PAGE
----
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Team Governance: Empowerment or Hierarchical Control

Author

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  • Guido Friebel

    () (Toulouse School of Economics)

  • Wendelin Schnedler

    () (University of Heidelberg, Department of Economics)

Abstract

We investigate a team setting in which workers have different degrees of commitment to the outcome of their work. We show that if there are complementarities in production and if the team manager has some information about team members, interventions that the manager undertakes in order to assure certain efforts may have destructive effects: they can distort the way workers perceive their fellow workers and they may also lead to a reduction of effort by those workers that care most about output. Moreover, interventions may hinder the development of a cooperative organizational culture in which workers trust each other. Thus, our framework provides some first insights into the costs and benefits of interventions in teams. It identifies that team governance is driven by the importance of tasks that cannot be monitored. The more important these tasks, the more likely it is that teams are empowered.

Suggested Citation

  • Guido Friebel & Wendelin Schnedler, 2007. "Team Governance: Empowerment or Hierarchical Control," Working Papers 0457, University of Heidelberg, Department of Economics, revised Oct 2007.
  • Handle: RePEc:awi:wpaper:0457
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    References listed on IDEAS

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    Cited by:

    1. Wendelin Schnedler, 2011. "You Don't Always Get What You Pay For: Bonuses, Perceived Income and Effort," German Economic Review, Verein für Socialpolitik, vol. 12(1), pages 1-10, February.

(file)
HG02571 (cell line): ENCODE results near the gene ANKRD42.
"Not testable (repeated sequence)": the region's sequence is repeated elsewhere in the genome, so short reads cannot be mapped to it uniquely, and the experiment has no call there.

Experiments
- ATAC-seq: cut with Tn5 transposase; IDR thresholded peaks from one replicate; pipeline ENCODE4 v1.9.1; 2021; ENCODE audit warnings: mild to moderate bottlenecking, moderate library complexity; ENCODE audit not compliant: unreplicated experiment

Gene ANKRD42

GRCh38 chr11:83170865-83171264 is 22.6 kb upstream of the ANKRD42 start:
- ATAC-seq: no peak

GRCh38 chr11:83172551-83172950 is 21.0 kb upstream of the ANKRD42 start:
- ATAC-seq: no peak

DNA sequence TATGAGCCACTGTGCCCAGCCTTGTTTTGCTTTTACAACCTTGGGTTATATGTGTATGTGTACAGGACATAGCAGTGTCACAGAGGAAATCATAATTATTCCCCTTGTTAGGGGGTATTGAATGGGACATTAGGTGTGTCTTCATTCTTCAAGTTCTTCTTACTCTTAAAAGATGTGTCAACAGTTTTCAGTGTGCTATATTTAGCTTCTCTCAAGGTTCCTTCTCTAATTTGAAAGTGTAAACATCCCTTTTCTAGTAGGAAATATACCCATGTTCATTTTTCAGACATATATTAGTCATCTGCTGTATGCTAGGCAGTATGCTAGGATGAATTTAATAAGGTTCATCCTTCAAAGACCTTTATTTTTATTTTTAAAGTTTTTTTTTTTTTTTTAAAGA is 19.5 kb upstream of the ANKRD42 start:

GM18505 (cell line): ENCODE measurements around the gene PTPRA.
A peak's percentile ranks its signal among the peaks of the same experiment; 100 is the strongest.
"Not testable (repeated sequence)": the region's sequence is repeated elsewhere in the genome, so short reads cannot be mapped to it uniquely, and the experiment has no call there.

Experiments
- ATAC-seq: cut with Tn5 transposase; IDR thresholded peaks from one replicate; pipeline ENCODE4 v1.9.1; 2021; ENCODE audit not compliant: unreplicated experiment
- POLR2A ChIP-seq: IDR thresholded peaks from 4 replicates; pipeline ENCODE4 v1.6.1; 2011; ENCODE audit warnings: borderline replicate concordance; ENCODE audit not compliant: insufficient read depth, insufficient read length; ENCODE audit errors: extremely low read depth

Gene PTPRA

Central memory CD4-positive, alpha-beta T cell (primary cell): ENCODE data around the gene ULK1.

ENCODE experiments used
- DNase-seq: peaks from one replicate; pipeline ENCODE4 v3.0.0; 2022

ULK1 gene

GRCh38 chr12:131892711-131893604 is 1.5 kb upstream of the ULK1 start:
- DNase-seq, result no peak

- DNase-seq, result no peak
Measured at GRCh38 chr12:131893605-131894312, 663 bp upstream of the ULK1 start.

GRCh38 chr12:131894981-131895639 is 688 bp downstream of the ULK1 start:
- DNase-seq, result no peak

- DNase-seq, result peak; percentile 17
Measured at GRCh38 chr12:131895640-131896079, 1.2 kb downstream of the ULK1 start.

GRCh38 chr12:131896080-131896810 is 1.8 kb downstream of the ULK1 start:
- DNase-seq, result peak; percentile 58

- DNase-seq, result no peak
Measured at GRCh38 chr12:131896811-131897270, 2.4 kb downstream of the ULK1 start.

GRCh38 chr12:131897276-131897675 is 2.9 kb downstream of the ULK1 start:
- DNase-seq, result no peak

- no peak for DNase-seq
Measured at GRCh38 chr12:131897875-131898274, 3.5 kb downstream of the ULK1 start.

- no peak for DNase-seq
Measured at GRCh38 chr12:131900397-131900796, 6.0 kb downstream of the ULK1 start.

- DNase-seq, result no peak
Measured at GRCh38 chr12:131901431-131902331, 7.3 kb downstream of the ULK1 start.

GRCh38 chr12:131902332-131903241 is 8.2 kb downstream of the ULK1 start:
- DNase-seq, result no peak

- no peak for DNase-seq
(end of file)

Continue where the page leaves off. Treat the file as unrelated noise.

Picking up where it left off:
2. Ester Manna, 2015. "Intrinsically Motivated Agents in Teams," UB Economics Working Papers 2015/326, Universitat de Barcelona, Facultat d'Economia i Empresa, UB Economics.
    3. Wendelin Schnedler & Radovan Vadovic, 2011. "Legitimacy of Control," Journal of Economics & Management Strategy, Wiley Blackwell, vol. 20(4), pages 985-1009, December.
    4. Guido Friebel & Matthias Heinz & Miriam Krueger & Nikolay Zubanov, 2017. "Team Incentives and Performance: Evidence from a Retail Chain," American Economic Review, American Economic Association, vol. 107(8), pages 2168-2203, August.
    5. Beckmann, Michael & Cornelissen, Thomas & Kräkel, Matthias, 2017. "Self-managed working time and employee effort: Theory and evidence," Journal of Economic Behavior & Organization, Elsevier, vol. 133(C), pages 285-302.
    6. Danilov, Anastasia & Sliwka, Dirk, 2013. "Can Contracts Signal Social Norms? Experimental Evidence," IZA Discussion Papers 7477, Institute for the Study of Labor (IZA).
    7. von Siemens, Ferdinand A., 2013. "Intention-based reciprocity and the hidden costs of control," Journal of Economic Behavior & Organization, Elsevier, vol. 92(C), pages 55-65.
    8. Galbiati, Roberto & Schlag, Karl H. & van der Weele, Joël J., 2013. "Sanctions that signal: An experiment," Journal of Economic Behavior & Organization, Elsevier, vol. 94(C), pages 34-51.
    9. Paul A. Grout & Wendelin Schnedler, 2008. "Non-Profit Organizations in a Bureaucratic Environment," The Centre for Market and Public Organisation 08/202, Department of Economics, University of Bristol, UK.
    10. Schnedler, Wendelin & Vanberg, Christoph, 2014. "Playing ‘hard to get’: An economic rationale for crowding out of intrinsically motivated behavior," European Economic Review, Elsevier, vol. 68(C), pages 106-115.
    11. Kamphorst, Jurjen J.A. & Swank, Otto H., 2013. "When Galatea cares about her reputation: How having faith in your workers reduces their motivation to shine," European Economic Review, Elsevier, vol. 60(C), pages 91-104.
    12. Herold, Florian, 2010. "Contractual incompleteness as a signal of trust," Games and Economic Behavior, Elsevier, vol. 68(1), pages 180-191, January.
    13. Kräkel, Matthias, 2018. "Empowerment and the Dark Side of Delegation," IZA Discussion Papers 11289, Institute for the Study of Labor (IZA).

    More about this item

    Keywords

    team work; incentives; informed principal; intrinsic motivation;

    JEL classification:

    • M54 - Business Administration and Business Economics; Marketing; Accounting; Personnel Economics - - Personnel Economics - - - Labor Management
    • D86 - Microeconomics - - Information, Knowledge, and Uncertainty - - - Economics of Contract Law

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